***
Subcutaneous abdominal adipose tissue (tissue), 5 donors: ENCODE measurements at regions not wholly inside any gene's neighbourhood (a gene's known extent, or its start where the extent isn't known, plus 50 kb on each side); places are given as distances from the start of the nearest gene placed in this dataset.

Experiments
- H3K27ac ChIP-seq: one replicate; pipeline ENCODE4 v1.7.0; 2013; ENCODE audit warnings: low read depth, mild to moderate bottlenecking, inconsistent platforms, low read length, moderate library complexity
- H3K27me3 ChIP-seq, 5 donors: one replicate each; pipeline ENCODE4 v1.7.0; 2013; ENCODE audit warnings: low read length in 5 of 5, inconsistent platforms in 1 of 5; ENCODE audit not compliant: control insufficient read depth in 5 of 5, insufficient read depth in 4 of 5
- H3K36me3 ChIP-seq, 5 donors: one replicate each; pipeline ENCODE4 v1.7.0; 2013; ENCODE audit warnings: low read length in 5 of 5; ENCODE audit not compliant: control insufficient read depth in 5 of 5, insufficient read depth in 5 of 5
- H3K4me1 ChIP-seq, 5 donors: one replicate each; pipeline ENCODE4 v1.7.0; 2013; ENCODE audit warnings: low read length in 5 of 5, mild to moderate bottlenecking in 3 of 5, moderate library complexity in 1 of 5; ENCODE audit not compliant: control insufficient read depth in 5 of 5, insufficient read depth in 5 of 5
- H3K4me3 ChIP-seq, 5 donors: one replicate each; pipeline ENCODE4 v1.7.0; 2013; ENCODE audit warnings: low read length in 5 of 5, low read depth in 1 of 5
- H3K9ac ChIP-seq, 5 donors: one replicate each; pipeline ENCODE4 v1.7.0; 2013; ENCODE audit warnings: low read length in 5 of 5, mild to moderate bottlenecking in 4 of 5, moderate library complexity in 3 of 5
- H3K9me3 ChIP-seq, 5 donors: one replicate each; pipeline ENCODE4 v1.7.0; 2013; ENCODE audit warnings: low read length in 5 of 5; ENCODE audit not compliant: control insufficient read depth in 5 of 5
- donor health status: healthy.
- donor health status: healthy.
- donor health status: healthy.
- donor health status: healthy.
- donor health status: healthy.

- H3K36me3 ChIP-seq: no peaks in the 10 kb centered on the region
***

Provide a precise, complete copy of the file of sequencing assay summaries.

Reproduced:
Subcutaneous abdominal adipose tissue (tissue), 5 donors: ENCODE measurements at regions not wholly inside any gene's neighbourhood (a gene's known extent, or its start where the extent isn't known, plus 50 kb on each side); places are given as distances from the start of the nearest gene placed in this dataset.

Experiments
- H3K27ac ChIP-seq: one replicate; pipeline ENCODE4 v1.7.0; 2013; ENCODE audit warnings: low read depth, mild to moderate bottlenecking, inconsistent platforms, low read length, moderate library complexity
- H3K27me3 ChIP-seq, 5 donors: one replicate each; pipeline ENCODE4 v1.7.0; 2013; ENCODE audit warnings: low read length in 5 of 5, inconsistent platforms in 1 of 5; ENCODE audit not compliant: control insufficient read depth in 5 of 5, insufficient read depth in 4 of 5
- H3K36me3 ChIP-seq, 5 donors: one replicate each; pipeline ENCODE4 v1.7.0; 2013; ENCODE audit warnings: low read length in 5 of 5; ENCODE audit not compliant: control insufficient read depth in 5 of 5, insufficient read depth in 5 of 5
- H3K4me1 ChIP-seq, 5 donors: one replicate each; pipeline ENCODE4 v1.7.0; 2013; ENCODE audit warnings: low read length in 5 of 5, mild to moderate bottlenecking in 3 of 5, moderate library complexity in 1 of 5; ENCODE audit not compliant: control insufficient read depth in 5 of 5, insufficient read depth in 5 of 5
- H3K4me3 ChIP-seq, 5 donors: one replicate each; pipeline ENCODE4 v1.7.0; 2013; ENCODE audit warnings: low read length in 5 of 5, low read depth in 1 of 5
- H3K9ac ChIP-seq, 5 donors: one replicate each; pipeline ENCODE4 v1.7.0; 2013; ENCODE audit warnings: low read length in 5 of 5, mild to moderate bottlenecking in 4 of 5, moderate library complexity in 3 of 5
- H3K9me3 ChIP-seq, 5 donors: one replicate each; pipeline ENCODE4 v1.7.0; 2013; ENCODE audit warnings: low read length in 5 of 5; ENCODE audit not compliant: control insufficient read depth in 5 of 5
- donor health status: healthy.
- donor health status: healthy.
- donor health status: healthy.
- donor health status: healthy.
- donor health status: healthy.

- H3K36me3 ChIP-seq: no peaks in the 10 kb centered on the region